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Why Did Pandits Leave, Abbu?

Updated: Apr 24, 2021


Tanmay Mitra

"Why did Kashmiri Pandits leave?" is the question of children of Kashmir to their elders. Who claims responsibility of barbaric exodus of Pandits in 1990s or do they altogether change history, can they?

This short narration comes directly from a Company Commander of Rashtriya Rifles Battalion serving in Kashmir valley. The piece is intriguing, at the same time dwells in mind of a Indian Army soldier fighting militancy in Kashmir valley and how!

 

“Where has Raja uncle gone?” Five year old Irfan asked me as I moved out of my base.

I told him that he had left for Himachal Pradesh. I had seen this sweet kid for the first

time. On enquiring I came to know that he was an affable kid who always greeted the

soldiers.



“He likes to play with Chitta….” one of my boys told me, referring to the dog that lived

outside our base and accompanied all the parties that moved out on foot.


Irfan asked me where I came from… I told him that I was from Meerut. He was amazed as to why I was serving so far away from my home.

“I can go anywhere during daytime but I always come back to my home at night. I like to

sleep alongside my mother” was his innocent observation. He then asked another naïve

question. “Don’t you feel like going back to your mother at night?”

I was wondering how to answer the question, “I would like that, but I have to stay

here…” I replied, trying to finish the conversation.


“What is it so important that you’re doing?” was his next question.

“We make sure that people stay safe” was my reply…I was not sure that I could make

him understand about the complexities of serving in the Valley. On seeing him

perplexed though, I tried to explain further. “Would you like if some bad people came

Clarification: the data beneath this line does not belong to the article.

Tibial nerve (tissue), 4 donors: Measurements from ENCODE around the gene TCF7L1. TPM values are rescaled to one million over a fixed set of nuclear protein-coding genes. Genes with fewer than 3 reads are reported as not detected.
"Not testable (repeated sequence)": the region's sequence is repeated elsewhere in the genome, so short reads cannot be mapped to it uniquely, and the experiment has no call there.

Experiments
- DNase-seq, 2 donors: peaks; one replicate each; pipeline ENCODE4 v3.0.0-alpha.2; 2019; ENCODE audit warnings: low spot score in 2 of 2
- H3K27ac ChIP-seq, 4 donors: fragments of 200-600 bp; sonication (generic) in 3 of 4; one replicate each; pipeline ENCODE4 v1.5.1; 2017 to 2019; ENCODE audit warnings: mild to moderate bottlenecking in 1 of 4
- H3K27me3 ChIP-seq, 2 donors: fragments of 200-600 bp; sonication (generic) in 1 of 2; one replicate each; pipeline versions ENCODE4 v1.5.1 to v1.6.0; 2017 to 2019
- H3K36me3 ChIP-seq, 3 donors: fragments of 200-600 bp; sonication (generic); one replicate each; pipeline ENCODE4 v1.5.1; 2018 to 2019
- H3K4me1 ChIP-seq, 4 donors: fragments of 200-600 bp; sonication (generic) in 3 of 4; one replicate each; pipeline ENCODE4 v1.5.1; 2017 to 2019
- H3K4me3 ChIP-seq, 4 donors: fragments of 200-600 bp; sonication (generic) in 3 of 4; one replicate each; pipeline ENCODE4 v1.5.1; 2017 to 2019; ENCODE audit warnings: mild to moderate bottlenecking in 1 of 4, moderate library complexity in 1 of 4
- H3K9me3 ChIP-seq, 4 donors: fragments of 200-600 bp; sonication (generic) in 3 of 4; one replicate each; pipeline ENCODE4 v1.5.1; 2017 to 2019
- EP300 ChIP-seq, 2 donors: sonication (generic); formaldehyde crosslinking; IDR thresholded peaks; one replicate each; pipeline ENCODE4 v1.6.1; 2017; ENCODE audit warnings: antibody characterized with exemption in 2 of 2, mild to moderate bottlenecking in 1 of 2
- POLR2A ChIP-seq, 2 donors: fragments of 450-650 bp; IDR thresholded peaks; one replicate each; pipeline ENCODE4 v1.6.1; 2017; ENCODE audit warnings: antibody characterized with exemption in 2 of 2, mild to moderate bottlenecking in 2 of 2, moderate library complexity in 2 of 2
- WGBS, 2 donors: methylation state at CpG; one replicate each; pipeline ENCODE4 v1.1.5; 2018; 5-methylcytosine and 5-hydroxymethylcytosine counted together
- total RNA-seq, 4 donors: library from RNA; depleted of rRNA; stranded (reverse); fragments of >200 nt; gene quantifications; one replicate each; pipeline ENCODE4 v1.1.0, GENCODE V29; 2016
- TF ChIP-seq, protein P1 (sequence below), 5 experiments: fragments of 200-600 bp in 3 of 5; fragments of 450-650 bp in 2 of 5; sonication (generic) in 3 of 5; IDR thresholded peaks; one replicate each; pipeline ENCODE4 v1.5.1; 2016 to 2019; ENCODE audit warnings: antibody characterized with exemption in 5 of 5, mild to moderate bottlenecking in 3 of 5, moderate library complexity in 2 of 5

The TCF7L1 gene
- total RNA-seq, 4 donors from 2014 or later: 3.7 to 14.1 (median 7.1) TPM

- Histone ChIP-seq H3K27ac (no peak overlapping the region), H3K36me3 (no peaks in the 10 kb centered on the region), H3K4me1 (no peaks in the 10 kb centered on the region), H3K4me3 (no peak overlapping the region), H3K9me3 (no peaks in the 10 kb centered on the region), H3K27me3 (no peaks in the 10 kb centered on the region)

and troubled you or your family?” I asked. He shook his head vehemently in the

negative, “Exactly!! we are here to make sure that it does not happen” I replied, feeling

glad to have explained my point.


“But then why didn’t you do it earlier?” he asked, pointing to the ruins of a house of a

Pandit nearby.

“Whose house is that?” I asked him.

“This was the house of the ‘Bhattas’ (Pandits). My grandmother tells me stories about them sometimes”, he added somberly. “Her best friend Ratna used to stay in that house. Her father used to teach in the village school. My grandmother and all her siblings were taught by him. They were old friends of the family and used to celebrate all our functions with us. Ratna was the same age as my grandmother and they both used to spend their days together at either of the houses. They also had a dog at their place and my grandmother used to love playing with it” he added. “But one day, some bad people came and scared the ‘Bhattas’ away. They said that they’ll do bad things if the ‘Bhattas’ didn’t go away. The ‘Bhattas’ tried to stay for some time but then got scared and left overnight. When my grandmother went to their house in the morning, she didn’t find anyone but the dog who was left behind. She brought the dog with her to her home, but it got ill and died in a few days. That is the reason my grandmother doesn’t allow me to keep dogs. They remind her of Ratna whom she never got a chance to say goodbye. Sometimes she stands in front of the ruins of Ratna’s house and stares at it for long time…I do not know why.


She tells me ‘Bhattas’ are good people…they are like us…they eat like us and speak

the same language …only, their way of praying is different. If you were here at the time

‘Bhattas’ were told by bad people to go away, perhaps you could have helped.”


I was at loss to explain to this innocent boy the complex story that unfolded in the late eighties. The fact that it was a collective treachery that made the ‘Bhattas’ go away….though everyone was not involved directly in the game plan but were ‘complicit with their silence’. Perhaps the boy will understand as he grew older. I did not want to hurt his innocence by telling them why ‘Bhattas’ had to leave and who was responsible for it.


Irfan got busy playing with dog ‘chitta’ and followed the patrol for some distance. As he crossed his home, his grandmother called him inside. He waved at me ….as a mark of newly formed friendship.


The patrol went past the ruins of houses of Pandits….standing desolately as a grim reminder of hatred, vengeance, jealousy, treachery, backstabbing, injustice, collective complicity, ethnic cleansing and inhumanity. How will Irfan be explained the whole thing by his elders is the moot point.

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